With an engaging story, you can help your audience to see the benefit of the information that you are sharing. More importantly, you can help them to create a clear memory of the information. For most of us, stories are more memorable than straight information. 

Using stories about real people can have a significant impact on your audience, We are story creatures which is why we crave movies, tv shows, and books. Human-focused stories are always a hit in a presentation, especially if they bring out certain emotions.

5) What’s the Big Picture?

Before anyone can understand secondary messages, they need to have the big picture. Presenting a clearly defined big idea will help people pay attention. When they know the big picture, they will automatically be more invested in the supporting message. 

One way to think of your big picture is as the theme of your presentation. What makes everything else in the presentation relevant? Finding the answer will help you build a stronger presentation. Knowing the big picture and being able to clearly articulate it can help guide your content creation as you go—and with some truly great results too!

The biggest reason that having a clearly defined big picture is so helpful for presenters is that it gives them something to refer back to. When you are presenting, you can routinely cycle back to that one main point. For your audience, this will create a more solid picture. 

Instead of getting lost in the finer details, they can more clearly remember the point of the presentation and the information associated with it. It will make your presentation more consistent and approachable. Losing your audience can make it very difficult to recover a presentation, so keep everyone on the same page with this easy trick.

6) Speak from Your Experience

No one wants to listen to you share someone else’s material. You are the one source of authority we can’t get anywhere else.  

Your job is to offer us your unique insights in a way that is relevant and offers value. One of the best ways to establish yourself as a trustworthy source is to focus on your own life’s experience.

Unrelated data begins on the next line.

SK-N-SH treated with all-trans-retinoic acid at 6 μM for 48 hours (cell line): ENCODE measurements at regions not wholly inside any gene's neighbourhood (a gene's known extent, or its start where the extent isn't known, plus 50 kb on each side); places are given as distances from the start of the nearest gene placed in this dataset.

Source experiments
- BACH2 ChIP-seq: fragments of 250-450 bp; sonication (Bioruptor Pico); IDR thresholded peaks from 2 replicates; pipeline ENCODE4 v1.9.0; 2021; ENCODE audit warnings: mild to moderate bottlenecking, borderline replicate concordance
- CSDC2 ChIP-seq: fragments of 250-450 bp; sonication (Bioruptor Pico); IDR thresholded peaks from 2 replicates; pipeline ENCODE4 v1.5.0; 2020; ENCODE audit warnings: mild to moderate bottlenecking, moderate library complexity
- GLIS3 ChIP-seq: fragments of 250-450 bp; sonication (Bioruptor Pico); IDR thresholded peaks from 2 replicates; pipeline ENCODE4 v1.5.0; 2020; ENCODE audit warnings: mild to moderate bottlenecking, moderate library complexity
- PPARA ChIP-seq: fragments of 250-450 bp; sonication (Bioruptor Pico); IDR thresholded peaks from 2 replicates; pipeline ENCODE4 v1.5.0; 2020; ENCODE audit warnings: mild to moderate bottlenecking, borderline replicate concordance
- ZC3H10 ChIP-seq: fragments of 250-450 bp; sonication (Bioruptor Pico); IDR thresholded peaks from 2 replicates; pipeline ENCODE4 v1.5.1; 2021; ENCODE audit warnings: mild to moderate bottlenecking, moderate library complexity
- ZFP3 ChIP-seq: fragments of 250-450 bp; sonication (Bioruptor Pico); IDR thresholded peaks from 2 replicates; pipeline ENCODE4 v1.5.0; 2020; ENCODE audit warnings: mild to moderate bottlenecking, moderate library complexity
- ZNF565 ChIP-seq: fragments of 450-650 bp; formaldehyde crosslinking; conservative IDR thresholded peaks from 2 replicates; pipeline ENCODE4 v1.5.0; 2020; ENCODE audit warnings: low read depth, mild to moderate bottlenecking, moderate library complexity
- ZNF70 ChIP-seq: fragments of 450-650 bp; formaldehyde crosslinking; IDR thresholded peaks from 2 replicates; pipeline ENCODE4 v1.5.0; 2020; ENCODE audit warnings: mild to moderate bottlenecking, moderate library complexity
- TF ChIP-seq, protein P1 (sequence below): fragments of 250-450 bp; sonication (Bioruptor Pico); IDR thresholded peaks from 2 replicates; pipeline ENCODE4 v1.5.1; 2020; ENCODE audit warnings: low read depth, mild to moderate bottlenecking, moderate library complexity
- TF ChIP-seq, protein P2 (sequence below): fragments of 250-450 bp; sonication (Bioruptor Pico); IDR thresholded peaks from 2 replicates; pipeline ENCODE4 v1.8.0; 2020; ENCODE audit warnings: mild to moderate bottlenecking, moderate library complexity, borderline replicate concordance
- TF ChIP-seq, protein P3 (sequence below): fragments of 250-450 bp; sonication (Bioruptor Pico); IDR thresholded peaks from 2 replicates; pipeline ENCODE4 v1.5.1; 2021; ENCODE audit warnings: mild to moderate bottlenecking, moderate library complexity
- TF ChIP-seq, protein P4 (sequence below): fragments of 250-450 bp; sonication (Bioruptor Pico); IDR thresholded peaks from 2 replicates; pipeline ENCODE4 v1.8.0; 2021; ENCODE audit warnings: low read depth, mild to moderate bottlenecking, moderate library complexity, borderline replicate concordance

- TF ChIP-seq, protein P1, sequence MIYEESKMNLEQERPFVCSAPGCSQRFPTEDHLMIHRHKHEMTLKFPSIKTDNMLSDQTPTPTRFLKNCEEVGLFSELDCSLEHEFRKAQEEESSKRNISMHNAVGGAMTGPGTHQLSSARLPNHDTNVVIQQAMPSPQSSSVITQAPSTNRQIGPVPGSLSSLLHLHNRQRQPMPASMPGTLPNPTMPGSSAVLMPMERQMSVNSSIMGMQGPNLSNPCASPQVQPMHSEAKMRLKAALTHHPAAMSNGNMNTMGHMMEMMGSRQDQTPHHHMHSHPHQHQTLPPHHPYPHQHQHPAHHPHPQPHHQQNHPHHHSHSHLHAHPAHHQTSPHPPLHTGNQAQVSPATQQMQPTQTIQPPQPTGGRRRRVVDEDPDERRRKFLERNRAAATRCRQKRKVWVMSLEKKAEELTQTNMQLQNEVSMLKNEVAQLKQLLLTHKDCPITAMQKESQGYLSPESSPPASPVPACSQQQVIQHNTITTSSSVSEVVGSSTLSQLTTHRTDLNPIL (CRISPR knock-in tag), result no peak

When you speak from your own story, you enable the audience to see themselves in your position. You increase the likeability factor.

Adding this degree of humanness and first-hand credibility will help us to internalize our connection to the content. Be your own proof that your presentation is important and worth their time.

7) Use Vibrant Visuals

The right kind of visuals can help engage an audience. Bold photographs and colorful graphs can really help here. You should choose visuals that help increase  knowledge,  develop understanding and supplement your message. Visuals do not replace you, they help us see what you are saying more clearly. A well-designed visual should draw us in.



Some Closing Thoughts


Presenting isn’t a skill that most people are born with. It is learned and improved upon with practice. As you work to create a more engaging presentation style, remember to focus on your own experience and the value that you are bringing to your audience. Have a clear point of view or big idea.  Share information that helps your audience and try to make it easy for them to understand. Make the phase of organizing your material a creative process, and you will find yourself enjoying presentations.

TL;DR: STOP ASSUMING THAT WE WILL BE BORED WITH YOUR MATERIAL. THERE ARE NO BORING TOPICS, ONLY BORING PRESENTERS. YOU CAN DO IT!